The old one-liner — “I went to a fight and a hockey game broke out” – may be in need of tweaking.
In the case of a controversy sweeping the Delaware Valley, the joke might go, “I went to a photo shoot with the Flyers mascot and a fight broke out.”
A Newark family that have held season tickets for more than twenty years is claiming the raffish Philadelphia Flyers mascot Gritty assaulted their son, and they are not happy about the sports organization’s response.
Details around the November photo shoot are in dispute, when Chris Greenwell and his 13-year-old son Brandon went to the Wells Fargo Center for a meet and greet with Gritty. Greenwell says when Brandon playfully tapped Gritty on the head, the mascot – or, more accurately, the person inside the mascot’s costume, whose identity has not been revealed – retaliated by punching the boy in the back.
“As soon as the photo shoot was finished, my son — he’s infatuated with the Flyers and he’s a 13-year-old — he walks by Gritty and he taps him three times on his helmet. Didn’t hit him, didn’t punch him, just did lightly taps on his helmet just like a lot of other kids probably do at all their games,” Greenwell told us.
“Then we were walking away, and we were about eight feet from where we stood for the photo shoot, when I saw Gritty jump up from his chair — and he’s 7 feet tall — and he lunged toward my son and punched him in the lower part of his back, really, really hard. Like put his whole body into him,” said the enraged father who has since reported the alleged assault to Philadelphia Police.
Greenwell says he first thought maybe the strike was horseplay. “Then when I realized it wasn’t, I asked my son what happened. “Gritty hit me really hard, and I don’t know why,” said Brandon. Greenwell then suggested that they report it to authorities on site, but his shocked son said he just wanted to leave in a hurry and “get out of there.”
Greenwell says the blow resulted in a trip to the chiropractor for Brandon, who diagnosed the boy with a bruised back — “contusion to lower thoracic spine with subluxation,” specifically, according to documents from the chiropractor, provided to TSD by Greenwell.
Greenwell has seen his share of hockey games at the Wells Fargo Arena. He has attended 20 or more games a year for two decades and says Gritty has “a reputation for being rough, instigating horseplay, roughing people up in the stands.” This year, Comcast Spectacor added a new attraction to their Flyers lineup — a Gritty Rage Room where fans are invited to go upstairs and smash “fragile, everyday objects” like mirrors and tables with a baseball bat — in the company of Gritty.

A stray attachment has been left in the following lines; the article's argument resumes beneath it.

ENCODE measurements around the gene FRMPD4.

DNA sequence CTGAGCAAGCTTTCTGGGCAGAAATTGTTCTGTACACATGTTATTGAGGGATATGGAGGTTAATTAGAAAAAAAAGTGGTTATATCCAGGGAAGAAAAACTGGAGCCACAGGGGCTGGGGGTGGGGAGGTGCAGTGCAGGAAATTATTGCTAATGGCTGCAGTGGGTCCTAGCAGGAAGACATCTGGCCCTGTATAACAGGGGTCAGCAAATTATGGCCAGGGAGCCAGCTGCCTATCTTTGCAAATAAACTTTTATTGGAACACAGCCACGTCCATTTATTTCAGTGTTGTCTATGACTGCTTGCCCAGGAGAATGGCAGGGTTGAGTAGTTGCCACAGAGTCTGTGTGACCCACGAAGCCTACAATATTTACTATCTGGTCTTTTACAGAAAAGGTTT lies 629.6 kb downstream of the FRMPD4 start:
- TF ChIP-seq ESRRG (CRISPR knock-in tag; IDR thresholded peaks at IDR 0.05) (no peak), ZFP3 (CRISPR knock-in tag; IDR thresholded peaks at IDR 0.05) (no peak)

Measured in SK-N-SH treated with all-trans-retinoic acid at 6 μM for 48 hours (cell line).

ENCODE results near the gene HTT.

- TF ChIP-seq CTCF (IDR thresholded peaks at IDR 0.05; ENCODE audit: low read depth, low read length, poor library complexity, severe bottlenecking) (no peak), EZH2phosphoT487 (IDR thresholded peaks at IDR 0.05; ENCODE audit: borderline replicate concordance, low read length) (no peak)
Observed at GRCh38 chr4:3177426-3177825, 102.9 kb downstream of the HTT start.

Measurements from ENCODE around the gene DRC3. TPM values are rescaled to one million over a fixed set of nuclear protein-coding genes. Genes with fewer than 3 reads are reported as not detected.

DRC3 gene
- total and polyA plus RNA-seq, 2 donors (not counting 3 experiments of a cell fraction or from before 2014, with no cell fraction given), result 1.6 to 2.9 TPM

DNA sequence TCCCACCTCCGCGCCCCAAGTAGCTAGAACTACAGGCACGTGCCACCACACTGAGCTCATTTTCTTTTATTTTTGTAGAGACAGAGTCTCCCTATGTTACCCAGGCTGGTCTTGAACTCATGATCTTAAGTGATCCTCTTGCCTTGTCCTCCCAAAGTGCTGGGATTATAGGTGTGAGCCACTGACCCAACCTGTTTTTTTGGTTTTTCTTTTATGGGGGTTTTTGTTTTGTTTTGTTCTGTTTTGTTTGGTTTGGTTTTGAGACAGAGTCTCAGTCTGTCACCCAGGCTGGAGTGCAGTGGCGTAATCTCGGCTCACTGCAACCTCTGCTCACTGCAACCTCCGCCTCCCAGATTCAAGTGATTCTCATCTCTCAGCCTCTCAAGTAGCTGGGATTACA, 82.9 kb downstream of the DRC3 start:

Greenwell complained about the incident the morning after the photo shoot by sending an email to the franchise. He was hoping to get an apology from the organization. That email was forwarded to Flyers’ owner Comcast Spectator, which has been handling the communication ever since.
According to emails Greenwell shared with TSD, Laurie Kleinman, Vice President of Risk Management for Comcast Spectacor first emailed Greenwell on November 25th, offering an opportunity for a photo retake, which Greenwell declines. She also says they need time to investigate the allegations.
Surprised at their response, Greenwell asked Kleinman to simply take a look at the video so they could see for themselves what happend.
Her response on December 3: “Mr. Greenwell, We do not have any video of the event, so I was unable to review footage of the incident. Our cameras in that area of the Center are focused on other locations. I did speak with Gritty and Gritty’s handler and several other individuals who were present at the event. Please give me a call so that we can discuss this matter.”
In a subsequent email, Kleinman wrote that Comcast Spectacor could not “identify anyone who witnessed the incident as you described it. It is unfortunate that you and your son had a bad experience at our Gritty Photo Event. ”
Greenwell feels certain there is likely video of the alleged assault.
“This was the most public area in the whole Wells Fargo Center. The Center just did a $250 million renovation with cameras all over the place. I even have pictures of the cameras where it happened. There are three cameras right there where it happened,” said Greenwell.
Eventually the Flyers offered to appease the season ticket holder with ticket upgrades, but they did not admit wrongdoing. Greenwell says there really isn’t any upgrade he could be given since he has some of the best seats in the house – center ice, 11 rows up.
Getting no satisfaction, in December the incensed father brought his case to the Philadelphia Police Department who say their investigation is “active and ongoing.”
Brandon, who attends school in Middletown, loves ice hockey. He has been playing with a local ice hockey league at University of Delaware for the past five years. But his dad says the situation at the Wells Fargo Center has become overwhelming for him. “He’s become traumatized by it, really,” said Greenwell. “There’s been some pretty good press about this in the last 24 hours. So he went to school today with a lot of concerns. But he said it went okay today. He seemed to be a pretty popular kid today.”
Greenwell emphasized that he has not hired a lawyer and is only looking for the Flyers organization to apologize and make things right. However, the 20-year season ticket holder told us he has decided to turn back in his season tickets.